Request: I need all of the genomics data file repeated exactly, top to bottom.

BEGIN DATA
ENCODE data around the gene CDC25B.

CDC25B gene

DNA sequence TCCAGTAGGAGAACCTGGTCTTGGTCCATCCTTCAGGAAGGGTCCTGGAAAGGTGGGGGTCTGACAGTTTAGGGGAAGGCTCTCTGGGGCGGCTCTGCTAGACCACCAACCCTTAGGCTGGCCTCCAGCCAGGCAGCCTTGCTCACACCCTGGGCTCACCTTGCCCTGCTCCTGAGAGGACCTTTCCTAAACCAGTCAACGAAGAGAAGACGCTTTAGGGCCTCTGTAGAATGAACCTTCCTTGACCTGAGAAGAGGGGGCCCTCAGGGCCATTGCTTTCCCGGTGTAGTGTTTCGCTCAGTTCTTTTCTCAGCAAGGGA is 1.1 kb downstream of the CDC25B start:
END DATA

ENCODE data around the gene CDC25B.

CDC25B gene

DNA sequence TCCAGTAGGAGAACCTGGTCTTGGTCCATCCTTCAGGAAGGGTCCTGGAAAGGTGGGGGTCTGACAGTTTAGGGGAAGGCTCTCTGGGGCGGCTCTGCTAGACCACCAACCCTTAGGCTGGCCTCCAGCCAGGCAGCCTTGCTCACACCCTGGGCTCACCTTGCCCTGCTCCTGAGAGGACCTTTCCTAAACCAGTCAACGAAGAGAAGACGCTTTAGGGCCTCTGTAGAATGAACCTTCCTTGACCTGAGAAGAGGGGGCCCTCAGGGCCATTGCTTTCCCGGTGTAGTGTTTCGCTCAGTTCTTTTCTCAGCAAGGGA is 1.1 kb downstream of the CDC25B start: